"We are confident the war would be over by the time of the next budget. Then we will give the necessary pay hike to public servants and pensioners."

Another government minister who came down hard on the JVP was Forestry and Environment minister Mahinda Wijesekera. Mr.Wijesekera who was himself a member of the JVP during the 1971 insurrection said JVP members had no right to be in Parliament. "They said they would never come to Parliament but they are shameless. They refuse to change when the Soviet Union, China and even Cuba are shedding their socialist policies," he said.

The debate touched on various other budget unrelated subjects ranging from women's underwear to how the American Ambassador to Sri Lanka interfered in Sri Lanka's internal affairs.

UNP's Gamini Jayawickrema Perera was among number of UNP MPs who accused the PA of insulting the UNP for opening garment factories saying that Sri Lankan women were being used to sew underwear for white women but were now harping on how well the garment industry was doing.

The lone Sihala Urumaya legislator Thilak Karunaratne used his time to criticize the American ambassador Ashley Wills who on a visit to Jaffna had commented on Sri Lanka's ethnic problem.

"This is an interference in the internal affairs of the country. Will he be allowed to go to Srinagar and comment on the situation there," he asked.

As the debate progressed, it was evident that different legislators had their own measures for deciding if the country's economy was doing well or not? 

One said there were many Chinese restaurants springing up all over the place and looking at the people patronizing them, it was clear the economy was doing well. Another said the super markets were full and this was a sign of prosperity while yet another said the large numbers using mobile phones was a promising factor for the economic well being. 

If the legislators continue to use these as economic indicators and not the facts and figures that give the true picture, they would continue to live in their fool's paradise while the people continue to live in their harsh world of realities.

US Army in crisis over berets

Sri Lanka among the countries that got the contract
By Jamie McIntyre
WASHINGTON (CNN) The Army says it will not change its plans to issue all soldiers black berets, but it might have to delay the implementation.

Army troops were supposed to begin wearing the new black berets on June 14, but that is under review because more than 2 million berets were set to be manufactured in China and other countries, said Gen. Eric Shinseki, the Army Chief of Staff. 

Federal law requires the berets to be made in the United States. 

Seeking to defuse the battle of the beret, Shinseki on Friday said the elite Rangers unit will be switching colors, trading in their traditional black berets for tan ones.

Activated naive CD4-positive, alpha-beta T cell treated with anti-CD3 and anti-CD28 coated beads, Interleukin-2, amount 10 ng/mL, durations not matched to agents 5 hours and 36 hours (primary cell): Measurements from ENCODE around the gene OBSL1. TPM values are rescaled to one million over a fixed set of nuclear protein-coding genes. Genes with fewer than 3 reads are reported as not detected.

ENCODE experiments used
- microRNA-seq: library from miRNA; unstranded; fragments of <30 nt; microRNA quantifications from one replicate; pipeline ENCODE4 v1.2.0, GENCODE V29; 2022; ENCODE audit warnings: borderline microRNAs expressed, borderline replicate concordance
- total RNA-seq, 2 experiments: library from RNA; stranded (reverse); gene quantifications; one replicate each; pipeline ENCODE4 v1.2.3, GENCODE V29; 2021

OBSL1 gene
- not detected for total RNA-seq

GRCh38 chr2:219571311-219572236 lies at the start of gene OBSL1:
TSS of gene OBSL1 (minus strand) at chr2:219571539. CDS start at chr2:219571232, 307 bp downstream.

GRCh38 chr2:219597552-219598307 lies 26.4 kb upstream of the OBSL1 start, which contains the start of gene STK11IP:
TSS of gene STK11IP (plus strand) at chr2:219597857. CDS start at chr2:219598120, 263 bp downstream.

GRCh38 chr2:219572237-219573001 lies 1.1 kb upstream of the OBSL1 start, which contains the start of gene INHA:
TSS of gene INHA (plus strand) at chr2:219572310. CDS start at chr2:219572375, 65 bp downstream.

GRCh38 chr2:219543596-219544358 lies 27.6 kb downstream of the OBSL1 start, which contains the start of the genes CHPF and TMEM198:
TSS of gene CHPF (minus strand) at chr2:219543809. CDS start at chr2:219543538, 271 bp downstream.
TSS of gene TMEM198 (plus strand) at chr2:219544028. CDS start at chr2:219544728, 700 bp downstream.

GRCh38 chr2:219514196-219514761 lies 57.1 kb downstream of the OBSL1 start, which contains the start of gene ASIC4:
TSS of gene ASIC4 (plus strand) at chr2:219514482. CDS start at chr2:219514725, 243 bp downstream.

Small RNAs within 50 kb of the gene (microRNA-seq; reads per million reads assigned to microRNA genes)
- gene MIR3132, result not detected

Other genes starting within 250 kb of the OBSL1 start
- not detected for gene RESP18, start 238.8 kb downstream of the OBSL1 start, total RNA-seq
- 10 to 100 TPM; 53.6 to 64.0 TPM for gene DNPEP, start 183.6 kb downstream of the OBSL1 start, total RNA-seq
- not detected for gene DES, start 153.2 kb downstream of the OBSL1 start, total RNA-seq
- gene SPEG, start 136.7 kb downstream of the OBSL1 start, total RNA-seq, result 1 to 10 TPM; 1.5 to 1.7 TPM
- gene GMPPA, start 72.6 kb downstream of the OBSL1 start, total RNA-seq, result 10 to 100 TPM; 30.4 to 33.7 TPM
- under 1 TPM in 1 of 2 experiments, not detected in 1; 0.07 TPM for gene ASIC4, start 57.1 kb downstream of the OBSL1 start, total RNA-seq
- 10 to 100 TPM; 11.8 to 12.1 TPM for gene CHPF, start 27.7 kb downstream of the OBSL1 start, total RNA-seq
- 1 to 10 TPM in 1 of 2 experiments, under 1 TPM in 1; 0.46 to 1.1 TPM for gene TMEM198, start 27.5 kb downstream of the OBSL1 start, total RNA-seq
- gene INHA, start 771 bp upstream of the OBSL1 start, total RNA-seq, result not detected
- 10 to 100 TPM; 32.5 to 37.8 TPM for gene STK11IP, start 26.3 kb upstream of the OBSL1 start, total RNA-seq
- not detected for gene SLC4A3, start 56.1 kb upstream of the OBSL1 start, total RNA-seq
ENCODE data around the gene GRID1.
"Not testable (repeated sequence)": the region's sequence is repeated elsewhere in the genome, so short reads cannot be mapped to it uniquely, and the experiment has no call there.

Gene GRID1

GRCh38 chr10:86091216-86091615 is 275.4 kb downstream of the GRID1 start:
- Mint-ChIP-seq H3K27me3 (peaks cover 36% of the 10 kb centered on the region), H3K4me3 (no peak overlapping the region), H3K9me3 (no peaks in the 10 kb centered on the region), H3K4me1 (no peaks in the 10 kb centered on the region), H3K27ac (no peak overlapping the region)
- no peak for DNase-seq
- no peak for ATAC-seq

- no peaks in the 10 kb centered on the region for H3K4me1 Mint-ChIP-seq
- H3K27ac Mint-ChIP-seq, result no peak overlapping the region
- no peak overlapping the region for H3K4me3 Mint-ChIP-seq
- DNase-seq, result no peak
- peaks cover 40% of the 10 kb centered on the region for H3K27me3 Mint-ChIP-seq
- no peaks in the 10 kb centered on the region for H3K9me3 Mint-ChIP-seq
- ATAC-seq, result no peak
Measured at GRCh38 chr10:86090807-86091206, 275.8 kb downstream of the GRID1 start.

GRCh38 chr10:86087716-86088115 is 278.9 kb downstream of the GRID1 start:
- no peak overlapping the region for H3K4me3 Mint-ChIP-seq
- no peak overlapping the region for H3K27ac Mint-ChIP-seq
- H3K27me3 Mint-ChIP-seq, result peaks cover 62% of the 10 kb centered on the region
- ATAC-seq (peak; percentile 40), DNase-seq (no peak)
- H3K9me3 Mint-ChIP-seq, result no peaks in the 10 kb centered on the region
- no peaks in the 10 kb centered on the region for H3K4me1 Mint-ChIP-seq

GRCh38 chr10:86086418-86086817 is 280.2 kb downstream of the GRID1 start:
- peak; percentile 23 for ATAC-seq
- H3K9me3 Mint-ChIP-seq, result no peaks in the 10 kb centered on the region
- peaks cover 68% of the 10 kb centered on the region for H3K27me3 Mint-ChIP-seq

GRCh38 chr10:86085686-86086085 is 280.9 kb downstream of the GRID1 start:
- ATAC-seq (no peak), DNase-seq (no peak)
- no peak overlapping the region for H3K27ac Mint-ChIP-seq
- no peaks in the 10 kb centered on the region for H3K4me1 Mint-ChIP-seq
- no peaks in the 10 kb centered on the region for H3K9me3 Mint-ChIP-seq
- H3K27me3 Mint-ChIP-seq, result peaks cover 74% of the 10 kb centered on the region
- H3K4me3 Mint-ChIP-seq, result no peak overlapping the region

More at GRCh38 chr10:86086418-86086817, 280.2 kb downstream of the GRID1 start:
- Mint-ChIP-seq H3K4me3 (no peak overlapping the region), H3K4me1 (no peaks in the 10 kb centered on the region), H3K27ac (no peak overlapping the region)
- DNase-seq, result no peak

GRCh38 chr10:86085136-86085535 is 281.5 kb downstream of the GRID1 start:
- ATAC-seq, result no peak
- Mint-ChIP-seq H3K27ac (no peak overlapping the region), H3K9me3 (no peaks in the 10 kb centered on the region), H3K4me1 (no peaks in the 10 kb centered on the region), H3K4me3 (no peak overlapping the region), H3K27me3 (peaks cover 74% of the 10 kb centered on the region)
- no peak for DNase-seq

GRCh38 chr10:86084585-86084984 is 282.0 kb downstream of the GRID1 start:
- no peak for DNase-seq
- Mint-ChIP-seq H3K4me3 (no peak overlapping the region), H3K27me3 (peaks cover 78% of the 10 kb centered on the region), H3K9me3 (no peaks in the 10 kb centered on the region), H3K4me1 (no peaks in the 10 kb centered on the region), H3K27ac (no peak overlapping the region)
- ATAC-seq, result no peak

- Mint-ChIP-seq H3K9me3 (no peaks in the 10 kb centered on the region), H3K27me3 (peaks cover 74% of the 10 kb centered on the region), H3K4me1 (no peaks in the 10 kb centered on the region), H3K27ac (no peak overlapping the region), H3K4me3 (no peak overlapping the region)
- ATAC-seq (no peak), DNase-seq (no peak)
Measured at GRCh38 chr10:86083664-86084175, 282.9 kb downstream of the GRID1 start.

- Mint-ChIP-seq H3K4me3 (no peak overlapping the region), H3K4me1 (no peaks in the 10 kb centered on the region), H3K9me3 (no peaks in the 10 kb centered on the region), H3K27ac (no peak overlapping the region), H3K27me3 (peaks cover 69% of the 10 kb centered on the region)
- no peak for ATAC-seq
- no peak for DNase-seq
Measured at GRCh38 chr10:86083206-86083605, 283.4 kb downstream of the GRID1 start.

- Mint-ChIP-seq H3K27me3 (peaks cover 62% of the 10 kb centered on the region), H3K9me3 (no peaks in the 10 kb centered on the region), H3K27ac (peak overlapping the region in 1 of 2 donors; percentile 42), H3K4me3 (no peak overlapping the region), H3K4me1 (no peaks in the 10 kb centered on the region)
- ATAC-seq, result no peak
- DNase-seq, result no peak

The move came after Rangers were outraged by last October's decision that most Army units will begin wearing black berets. The elite Rangers have worn black berets for decades. 

At a Pentagon news conference, Shinseki defended his decision for Army troops to wear black berets, saying "change is difficult and this is symbolic in that aspect." 

"These decisions are about our excellence as soldiers, our unity as a force, and our values as an institution," the general said. "The black beret remains the most relevant color for wear Army-wide today." 

He said he had anticipated backlash among Rangers when he made the announcement in October: "We expected there would be some push back."

Shinseki said the 75th Ranger Regiment requested they wear a different colored beret to set them apart and the Army approved.

"Now, the Ranger tan beret will continue to symbolize that great regiment and its challenges for the 21st century," he said. "Whatever those challenges are, Rangers will continue to lead the way." 

A statement from the 75th Ranger Regiment said the tan color is reminiscent of the numerous beach assaults in the European Theater and the jungle fighting in the Pacific Theater of World War II. It also represents the khaki uniforms worn by Rangers in the Korean and Vietnam wars. 

Special Forces will continue to wear their distinctive green berets and Airborne Forces will retain their maroon berets, Shinseki said.

Maj. Marcus de Oliveira of Fort Benning, Georgia, told CNN that Rangers throughout the regiment were asked about the new color.

"Most of them were in favor of this change," he said. 

China connection controversy 

Meanwhile, an entirely new controversy has emerged over beret contracts.

The United States has contracted with seven companies to make 4.8 million berets at a cost of $29 million. But one of those companies, headquartered in Britain, would manufacture the berets in China. 

That company is contracted to make 617,936 berets for $4 million, or roughly 13 percent of the entire U.S. contracts. 

Shinseki said the contract is under review, but said, "We haven't canceled anything yet." 

The contract also has come under scrutiny on Capitol Hill because a "Buy American" provision mandates such goods be manufactured in the United States. 

Under the current contracts, the berets would be manufactured in the United States, Canada, Sri Lanka, India and Romania, in addition to China. 

Rep. Lois Capps, D-California, sent a letter signed by 79 other House members demanding President Bush review the Defense contracts. 

"In its decision to purchase berets from foreign suppliers, the Defense Logistics Agency waived the Berry Amendment, the federal law which requires the Pentagon to buy clothing made in U.S. factories of 100 percent American components," wrote Capps. "We respectfully request that you immediately reconsider the Army's contract." 

The black beret will replace the current fold-up "overseas" cap, the saucer-like "service" hat and the brimmed baseball-style cap.